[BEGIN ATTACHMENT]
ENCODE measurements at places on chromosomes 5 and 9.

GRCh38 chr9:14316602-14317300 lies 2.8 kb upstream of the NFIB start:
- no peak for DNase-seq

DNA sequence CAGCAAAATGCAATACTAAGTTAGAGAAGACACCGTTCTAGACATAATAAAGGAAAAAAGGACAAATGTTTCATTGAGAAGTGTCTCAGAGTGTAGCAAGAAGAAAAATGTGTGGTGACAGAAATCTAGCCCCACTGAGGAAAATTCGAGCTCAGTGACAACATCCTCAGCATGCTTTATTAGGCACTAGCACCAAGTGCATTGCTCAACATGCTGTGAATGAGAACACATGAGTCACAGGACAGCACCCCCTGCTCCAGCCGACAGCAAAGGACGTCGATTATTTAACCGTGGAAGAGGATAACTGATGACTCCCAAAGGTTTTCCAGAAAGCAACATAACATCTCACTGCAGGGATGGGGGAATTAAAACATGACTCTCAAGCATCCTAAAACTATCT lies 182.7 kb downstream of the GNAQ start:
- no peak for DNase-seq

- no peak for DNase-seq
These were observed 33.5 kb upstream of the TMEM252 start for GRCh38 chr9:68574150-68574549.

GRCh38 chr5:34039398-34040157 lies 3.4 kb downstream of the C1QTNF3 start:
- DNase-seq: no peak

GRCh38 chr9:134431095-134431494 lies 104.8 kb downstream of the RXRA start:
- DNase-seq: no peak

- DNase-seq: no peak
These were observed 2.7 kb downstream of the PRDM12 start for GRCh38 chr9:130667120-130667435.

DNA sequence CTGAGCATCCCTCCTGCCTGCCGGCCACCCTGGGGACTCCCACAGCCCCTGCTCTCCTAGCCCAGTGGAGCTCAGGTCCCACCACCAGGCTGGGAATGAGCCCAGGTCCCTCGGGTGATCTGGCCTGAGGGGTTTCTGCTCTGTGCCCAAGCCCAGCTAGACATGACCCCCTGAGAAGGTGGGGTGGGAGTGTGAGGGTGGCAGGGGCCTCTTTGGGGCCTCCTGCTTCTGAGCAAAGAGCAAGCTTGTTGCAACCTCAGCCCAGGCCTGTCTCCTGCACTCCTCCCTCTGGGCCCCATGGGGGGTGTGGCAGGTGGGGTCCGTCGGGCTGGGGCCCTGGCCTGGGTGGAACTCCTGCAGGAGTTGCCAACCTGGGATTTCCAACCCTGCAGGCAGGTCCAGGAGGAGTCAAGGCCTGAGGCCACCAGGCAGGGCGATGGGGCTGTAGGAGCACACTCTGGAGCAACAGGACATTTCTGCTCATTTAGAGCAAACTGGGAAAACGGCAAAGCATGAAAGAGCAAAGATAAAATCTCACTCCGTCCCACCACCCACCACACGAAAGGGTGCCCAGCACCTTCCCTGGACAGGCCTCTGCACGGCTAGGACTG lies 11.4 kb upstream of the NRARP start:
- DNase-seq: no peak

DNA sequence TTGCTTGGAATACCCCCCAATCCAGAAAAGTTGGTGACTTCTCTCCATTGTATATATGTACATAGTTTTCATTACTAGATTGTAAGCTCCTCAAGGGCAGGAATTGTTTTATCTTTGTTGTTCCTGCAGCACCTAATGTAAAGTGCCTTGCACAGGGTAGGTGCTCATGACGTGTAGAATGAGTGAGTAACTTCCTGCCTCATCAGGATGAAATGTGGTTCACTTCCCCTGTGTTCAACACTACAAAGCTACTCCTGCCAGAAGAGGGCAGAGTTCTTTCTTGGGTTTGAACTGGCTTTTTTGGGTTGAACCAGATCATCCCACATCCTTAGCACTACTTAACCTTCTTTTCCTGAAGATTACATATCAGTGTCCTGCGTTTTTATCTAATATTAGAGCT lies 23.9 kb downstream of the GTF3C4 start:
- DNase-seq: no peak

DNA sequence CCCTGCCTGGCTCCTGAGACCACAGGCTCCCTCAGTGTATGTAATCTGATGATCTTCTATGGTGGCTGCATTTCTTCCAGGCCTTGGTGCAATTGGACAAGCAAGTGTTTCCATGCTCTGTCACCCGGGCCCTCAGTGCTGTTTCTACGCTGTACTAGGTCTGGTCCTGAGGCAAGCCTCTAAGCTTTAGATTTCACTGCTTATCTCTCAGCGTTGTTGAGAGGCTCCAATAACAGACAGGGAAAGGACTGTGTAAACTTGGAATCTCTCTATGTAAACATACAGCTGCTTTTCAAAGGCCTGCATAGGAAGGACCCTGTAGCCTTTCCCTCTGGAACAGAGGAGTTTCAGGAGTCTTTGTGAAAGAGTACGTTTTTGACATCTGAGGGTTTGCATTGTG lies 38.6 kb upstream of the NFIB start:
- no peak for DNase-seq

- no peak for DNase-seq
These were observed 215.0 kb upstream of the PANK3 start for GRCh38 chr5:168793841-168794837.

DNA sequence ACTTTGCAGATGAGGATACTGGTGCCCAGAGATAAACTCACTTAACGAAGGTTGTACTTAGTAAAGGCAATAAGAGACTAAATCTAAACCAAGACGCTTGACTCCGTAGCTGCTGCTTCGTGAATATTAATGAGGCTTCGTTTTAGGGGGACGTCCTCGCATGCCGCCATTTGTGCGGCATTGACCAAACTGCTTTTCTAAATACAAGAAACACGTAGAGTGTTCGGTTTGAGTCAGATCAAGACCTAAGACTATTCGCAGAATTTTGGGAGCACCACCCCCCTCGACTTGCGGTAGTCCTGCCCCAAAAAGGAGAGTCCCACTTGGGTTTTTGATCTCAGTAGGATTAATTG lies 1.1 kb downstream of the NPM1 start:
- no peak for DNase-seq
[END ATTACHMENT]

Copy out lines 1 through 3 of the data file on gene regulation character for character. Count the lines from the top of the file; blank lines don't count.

ENCODE measurements at places on chromosomes 5 and 9.

GRCh38 chr9:14316602-14317300 lies 2.8 kb upstream of the NFIB start:
- no peak for DNase-seq